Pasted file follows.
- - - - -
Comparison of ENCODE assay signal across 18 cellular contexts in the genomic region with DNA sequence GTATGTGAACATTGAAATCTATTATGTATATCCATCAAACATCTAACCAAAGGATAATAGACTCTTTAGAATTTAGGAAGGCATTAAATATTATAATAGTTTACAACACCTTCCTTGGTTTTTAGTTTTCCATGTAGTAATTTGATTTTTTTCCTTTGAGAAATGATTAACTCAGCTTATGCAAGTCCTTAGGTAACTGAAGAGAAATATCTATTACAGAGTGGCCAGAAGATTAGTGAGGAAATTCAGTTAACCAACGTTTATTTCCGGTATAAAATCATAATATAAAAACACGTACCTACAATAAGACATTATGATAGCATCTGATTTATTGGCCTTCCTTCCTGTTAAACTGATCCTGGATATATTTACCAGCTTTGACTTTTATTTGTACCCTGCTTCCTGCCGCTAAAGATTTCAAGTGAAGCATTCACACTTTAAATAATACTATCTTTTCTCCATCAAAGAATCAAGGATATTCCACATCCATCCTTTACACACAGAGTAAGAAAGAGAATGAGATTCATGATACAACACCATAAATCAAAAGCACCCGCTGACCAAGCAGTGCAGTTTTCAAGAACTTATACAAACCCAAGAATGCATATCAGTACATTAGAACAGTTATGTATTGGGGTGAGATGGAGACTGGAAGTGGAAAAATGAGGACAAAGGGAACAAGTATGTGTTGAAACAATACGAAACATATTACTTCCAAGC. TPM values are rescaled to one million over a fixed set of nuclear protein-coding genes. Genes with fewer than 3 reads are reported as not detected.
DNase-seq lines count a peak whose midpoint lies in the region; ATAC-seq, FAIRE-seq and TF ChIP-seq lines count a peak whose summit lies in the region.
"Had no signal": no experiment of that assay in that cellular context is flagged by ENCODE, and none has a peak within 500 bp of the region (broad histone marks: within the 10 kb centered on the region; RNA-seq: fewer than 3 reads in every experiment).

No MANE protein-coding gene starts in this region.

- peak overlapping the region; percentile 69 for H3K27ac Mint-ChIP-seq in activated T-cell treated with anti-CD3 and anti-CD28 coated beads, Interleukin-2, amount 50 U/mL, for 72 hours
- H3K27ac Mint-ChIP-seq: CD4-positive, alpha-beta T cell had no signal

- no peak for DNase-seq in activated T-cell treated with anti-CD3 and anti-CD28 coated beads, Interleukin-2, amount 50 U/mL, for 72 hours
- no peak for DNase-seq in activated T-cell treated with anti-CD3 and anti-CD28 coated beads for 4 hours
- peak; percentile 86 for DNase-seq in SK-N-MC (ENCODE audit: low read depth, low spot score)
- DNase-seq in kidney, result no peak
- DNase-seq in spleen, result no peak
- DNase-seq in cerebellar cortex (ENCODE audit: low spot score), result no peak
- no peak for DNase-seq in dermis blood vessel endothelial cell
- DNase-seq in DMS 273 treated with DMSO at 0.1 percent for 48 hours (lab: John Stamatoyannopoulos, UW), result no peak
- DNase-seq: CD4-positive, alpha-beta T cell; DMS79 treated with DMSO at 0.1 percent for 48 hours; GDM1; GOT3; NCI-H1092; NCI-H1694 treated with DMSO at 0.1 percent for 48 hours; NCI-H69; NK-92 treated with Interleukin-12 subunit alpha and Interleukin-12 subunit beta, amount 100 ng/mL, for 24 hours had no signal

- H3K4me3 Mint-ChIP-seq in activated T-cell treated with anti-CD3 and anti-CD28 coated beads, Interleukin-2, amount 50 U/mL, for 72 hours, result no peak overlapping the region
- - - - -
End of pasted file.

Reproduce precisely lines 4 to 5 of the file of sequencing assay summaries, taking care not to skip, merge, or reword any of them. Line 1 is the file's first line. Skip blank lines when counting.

No MANE protein-coding gene starts in this region.

- peak overlapping the region; percentile 69 for H3K27ac Mint-ChIP-seq in activated T-cell treated with anti-CD3 and anti-CD28 coated beads, Interleukin-2, amount 50 U/mL, for 72 hours